1. You are Deutsches Haus at NYU’s DAAD Visiting Scholar for 4 months this fall. What is your experience of the visiting scholarship? Is it a productive time for you and are you able to advance your research at New York University?
What can I say – I just love it! Similarly to my previous stays at NYU, I admire the excellent quality of the research that is being done here and the stimulating academic exchange, both of which are a genuine source of inspiration for me. I feel that my own research profits enormously from my stay at NYU, and I am grateful for the wonderful support I receive from the staff at Deutsches Haus, at Bobst Library, and from many others. Speaking of Bobst: I wrote large parts of my second qualifying book, the so-called “Habilitation,” at Bobst Library, so working there feels very much like a homecoming which I enjoy very much.
2. When were you in New York for the first time? What were your impressions then?
That was in 1983, during my time as a graduate student at Cornell University. A fellow student, whose parents lived in New York, invited me over for Thanksgiving, and this proved to be a unique experience. Not only was this the first time I ever took part in the cultural practices surrounding this holiday in the U.S., I was also completely overwhelmed by the intense urban experience. Truth be told, it was a very different New York I encountered then, and I cannot say that I felt comfortable at all times. Manhattan was much more, what should I say, run down. It was dirty and noisy and I remember many dilapidated areas in the East Village and the Lower East Side. Still, I was also very much electrified by the underground scene in the early 1980s, and although I lived in Berlin at the time (which was and still is as exciting as it gets in Germany) I felt very provincial by comparison. Today’s Manhattan is certainly much more gentrified and streamlined.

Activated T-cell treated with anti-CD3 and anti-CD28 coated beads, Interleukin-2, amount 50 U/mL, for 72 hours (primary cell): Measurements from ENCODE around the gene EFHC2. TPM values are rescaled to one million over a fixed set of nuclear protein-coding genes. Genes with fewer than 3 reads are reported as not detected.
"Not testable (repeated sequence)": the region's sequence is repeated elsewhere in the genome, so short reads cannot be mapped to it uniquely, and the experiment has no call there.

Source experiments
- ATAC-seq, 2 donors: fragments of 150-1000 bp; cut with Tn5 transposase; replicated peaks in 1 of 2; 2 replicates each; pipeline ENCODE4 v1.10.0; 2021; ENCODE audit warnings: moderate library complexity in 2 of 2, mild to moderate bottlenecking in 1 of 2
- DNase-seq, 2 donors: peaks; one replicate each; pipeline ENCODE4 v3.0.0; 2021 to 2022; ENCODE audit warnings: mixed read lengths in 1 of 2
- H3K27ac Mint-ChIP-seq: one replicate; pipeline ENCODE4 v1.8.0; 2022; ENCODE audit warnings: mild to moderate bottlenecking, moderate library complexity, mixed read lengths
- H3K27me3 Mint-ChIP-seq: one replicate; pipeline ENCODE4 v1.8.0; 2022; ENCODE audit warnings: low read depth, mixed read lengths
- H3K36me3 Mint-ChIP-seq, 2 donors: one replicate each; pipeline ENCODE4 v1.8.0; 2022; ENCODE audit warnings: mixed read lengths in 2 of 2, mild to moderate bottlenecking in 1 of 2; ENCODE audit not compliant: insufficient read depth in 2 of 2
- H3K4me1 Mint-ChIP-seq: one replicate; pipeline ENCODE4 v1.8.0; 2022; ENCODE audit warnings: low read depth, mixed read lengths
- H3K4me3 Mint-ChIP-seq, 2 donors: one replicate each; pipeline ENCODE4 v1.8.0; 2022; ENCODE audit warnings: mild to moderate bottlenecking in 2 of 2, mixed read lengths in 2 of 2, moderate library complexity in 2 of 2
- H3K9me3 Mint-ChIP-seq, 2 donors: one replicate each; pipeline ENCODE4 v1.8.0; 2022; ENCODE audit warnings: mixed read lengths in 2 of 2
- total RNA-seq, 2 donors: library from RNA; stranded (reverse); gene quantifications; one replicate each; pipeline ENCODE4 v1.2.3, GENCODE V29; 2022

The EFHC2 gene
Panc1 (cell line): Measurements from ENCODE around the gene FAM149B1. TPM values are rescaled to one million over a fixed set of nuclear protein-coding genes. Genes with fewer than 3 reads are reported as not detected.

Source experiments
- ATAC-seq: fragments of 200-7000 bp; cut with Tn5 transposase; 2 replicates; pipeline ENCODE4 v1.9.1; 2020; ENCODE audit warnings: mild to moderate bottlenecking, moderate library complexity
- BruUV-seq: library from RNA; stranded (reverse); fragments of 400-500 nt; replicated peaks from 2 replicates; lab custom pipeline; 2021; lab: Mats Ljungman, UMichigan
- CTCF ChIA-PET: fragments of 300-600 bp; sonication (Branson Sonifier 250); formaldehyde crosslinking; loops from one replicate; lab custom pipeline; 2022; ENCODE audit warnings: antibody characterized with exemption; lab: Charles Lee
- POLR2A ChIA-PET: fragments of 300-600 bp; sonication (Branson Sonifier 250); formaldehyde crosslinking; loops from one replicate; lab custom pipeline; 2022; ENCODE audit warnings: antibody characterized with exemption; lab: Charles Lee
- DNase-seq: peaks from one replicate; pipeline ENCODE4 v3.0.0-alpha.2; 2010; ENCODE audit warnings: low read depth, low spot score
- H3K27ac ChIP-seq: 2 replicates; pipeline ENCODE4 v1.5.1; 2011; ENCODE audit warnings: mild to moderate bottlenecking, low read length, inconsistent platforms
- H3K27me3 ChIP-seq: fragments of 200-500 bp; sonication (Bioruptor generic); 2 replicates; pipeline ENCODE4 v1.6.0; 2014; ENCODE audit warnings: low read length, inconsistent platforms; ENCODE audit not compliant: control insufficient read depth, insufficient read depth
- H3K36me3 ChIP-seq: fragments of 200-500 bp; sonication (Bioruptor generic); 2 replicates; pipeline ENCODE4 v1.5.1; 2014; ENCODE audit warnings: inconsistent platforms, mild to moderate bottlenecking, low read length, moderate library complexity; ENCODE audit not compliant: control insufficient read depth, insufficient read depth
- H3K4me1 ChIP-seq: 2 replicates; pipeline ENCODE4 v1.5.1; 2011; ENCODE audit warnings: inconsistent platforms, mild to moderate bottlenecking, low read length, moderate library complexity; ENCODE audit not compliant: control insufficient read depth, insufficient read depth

3. How do you experience New York today? What has changed since your first trip?
As I just mentioned, many areas in Manhattan appear much more gentrified and well groomed these days. In the early 1980s I think I would have felt uncomfortable walking through Central Park at night, today I would do it. At the same time, I am under the impression that the emphasis on consumption is much stronger now than it was then, although it was also the age of the yuppies. I do not enjoy shopping now as much as I did then, it is just too much. And there are way too many tourists in Midtown. And speaking about too much and too many: what has dramatically changed is the culture of communication or lack thereof. It is a trite observation these days, but the solitary exchange between human being and electronic gadget is very disturbing to me. While we witness the same phenomenon in Germany, it is much more pronounced here: all those people walking around with headphones on, occupying Starbucks tables, operating their smartphones all the time, but not talking with one another.
4. What is your experience at Deutsches Haus at NYU?